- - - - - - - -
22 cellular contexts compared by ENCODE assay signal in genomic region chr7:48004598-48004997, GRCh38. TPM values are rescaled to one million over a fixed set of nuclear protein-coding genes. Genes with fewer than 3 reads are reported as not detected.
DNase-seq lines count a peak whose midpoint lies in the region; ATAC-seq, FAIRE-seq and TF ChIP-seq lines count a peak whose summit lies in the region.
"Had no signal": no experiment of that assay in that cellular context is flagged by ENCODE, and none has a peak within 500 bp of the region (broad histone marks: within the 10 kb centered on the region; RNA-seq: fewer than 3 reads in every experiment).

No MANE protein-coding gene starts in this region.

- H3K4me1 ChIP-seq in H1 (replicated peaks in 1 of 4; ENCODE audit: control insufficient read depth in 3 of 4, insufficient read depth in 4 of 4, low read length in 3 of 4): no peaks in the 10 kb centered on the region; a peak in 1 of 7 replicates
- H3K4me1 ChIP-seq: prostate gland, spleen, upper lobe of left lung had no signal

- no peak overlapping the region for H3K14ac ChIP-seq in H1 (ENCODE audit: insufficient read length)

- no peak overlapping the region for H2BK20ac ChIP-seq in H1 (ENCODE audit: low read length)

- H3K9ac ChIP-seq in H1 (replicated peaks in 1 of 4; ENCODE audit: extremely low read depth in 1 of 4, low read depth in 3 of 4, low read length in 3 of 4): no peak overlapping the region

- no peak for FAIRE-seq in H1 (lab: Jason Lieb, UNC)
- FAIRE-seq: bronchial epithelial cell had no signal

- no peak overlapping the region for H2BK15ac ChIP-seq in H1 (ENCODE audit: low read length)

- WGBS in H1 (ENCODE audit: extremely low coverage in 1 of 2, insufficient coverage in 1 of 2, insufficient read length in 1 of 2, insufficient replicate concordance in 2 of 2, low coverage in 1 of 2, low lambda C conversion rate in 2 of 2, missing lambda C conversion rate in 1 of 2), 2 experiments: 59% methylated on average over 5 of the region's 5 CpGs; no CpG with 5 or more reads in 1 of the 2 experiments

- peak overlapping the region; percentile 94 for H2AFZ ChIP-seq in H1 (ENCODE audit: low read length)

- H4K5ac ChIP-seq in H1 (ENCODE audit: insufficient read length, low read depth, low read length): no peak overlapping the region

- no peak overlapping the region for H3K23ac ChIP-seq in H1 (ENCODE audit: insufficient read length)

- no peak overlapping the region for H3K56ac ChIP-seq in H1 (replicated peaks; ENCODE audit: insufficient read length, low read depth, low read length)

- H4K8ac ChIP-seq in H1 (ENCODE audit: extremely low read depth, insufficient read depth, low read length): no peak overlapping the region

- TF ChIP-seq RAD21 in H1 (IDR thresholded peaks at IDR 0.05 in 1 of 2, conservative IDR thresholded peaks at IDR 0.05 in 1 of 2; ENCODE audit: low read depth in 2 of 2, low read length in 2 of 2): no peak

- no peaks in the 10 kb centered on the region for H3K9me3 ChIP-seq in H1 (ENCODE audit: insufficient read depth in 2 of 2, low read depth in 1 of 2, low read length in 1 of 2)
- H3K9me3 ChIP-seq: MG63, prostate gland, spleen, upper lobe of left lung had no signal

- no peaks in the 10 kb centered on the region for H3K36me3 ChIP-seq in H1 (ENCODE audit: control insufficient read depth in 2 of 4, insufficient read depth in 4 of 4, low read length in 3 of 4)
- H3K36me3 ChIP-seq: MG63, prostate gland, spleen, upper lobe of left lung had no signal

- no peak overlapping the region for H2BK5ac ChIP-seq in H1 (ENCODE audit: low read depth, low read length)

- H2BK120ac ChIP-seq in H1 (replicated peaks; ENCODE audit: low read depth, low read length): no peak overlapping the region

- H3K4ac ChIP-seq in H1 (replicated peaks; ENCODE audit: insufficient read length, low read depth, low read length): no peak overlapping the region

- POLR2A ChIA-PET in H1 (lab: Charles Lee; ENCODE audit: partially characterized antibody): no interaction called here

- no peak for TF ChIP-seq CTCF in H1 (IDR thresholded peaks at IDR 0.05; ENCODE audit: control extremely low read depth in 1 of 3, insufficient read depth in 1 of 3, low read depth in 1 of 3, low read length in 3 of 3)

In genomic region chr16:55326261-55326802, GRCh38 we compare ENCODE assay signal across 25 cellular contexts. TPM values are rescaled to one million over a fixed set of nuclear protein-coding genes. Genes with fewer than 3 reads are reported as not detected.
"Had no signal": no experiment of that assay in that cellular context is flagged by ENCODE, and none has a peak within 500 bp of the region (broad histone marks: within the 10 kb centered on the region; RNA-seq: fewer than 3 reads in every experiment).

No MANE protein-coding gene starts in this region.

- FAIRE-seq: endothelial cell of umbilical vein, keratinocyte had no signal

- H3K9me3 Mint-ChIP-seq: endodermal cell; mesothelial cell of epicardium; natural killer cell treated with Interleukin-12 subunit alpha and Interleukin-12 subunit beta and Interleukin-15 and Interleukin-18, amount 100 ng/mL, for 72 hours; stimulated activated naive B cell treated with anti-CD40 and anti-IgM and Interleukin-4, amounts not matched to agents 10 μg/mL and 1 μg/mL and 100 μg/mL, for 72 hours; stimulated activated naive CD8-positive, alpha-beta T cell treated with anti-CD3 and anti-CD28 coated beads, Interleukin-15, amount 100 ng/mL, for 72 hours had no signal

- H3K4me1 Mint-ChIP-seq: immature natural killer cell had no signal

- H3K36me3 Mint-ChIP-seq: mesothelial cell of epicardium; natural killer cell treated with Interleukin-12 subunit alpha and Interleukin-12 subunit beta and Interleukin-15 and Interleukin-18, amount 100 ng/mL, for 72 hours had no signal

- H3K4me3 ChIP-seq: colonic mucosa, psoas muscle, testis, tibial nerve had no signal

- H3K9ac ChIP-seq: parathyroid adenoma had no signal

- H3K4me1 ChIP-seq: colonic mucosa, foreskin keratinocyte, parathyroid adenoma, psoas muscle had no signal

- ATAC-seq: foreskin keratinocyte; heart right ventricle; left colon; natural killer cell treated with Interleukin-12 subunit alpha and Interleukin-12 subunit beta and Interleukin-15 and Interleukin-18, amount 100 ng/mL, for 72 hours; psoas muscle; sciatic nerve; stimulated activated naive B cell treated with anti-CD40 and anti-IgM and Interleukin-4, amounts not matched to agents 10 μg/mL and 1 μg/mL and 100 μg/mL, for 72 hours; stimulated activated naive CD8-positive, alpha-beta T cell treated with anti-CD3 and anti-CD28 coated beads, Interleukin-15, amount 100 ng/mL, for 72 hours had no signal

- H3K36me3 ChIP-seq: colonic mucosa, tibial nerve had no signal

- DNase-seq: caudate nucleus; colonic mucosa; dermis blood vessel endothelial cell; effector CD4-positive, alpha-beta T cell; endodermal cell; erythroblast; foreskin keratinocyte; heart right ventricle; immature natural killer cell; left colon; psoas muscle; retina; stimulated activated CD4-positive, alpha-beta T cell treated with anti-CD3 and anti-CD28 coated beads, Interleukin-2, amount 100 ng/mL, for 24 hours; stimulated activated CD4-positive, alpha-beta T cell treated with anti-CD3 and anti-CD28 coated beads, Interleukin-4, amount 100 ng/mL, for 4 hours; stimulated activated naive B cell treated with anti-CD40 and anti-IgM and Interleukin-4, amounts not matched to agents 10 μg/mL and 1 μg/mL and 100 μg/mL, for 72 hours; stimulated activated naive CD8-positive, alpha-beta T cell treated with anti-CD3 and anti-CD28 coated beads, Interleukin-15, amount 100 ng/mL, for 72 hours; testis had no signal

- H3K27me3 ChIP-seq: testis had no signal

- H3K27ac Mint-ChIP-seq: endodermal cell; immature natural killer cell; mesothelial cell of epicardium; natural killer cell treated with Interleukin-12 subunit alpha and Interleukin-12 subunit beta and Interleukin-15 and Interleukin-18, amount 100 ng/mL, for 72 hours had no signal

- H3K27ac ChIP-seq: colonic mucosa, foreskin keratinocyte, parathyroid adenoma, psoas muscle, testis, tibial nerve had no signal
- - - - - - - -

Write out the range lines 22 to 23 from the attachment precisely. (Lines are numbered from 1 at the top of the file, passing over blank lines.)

- no peaks in the 10 kb centered on the region for H3K36me3 ChIP-seq in H1 (ENCODE audit: control insufficient read depth in 2 of 4, insufficient read depth in 4 of 4, low read length in 3 of 4)
- H3K36me3 ChIP-seq: MG63, prostate gland, spleen, upper lobe of left lung had no signal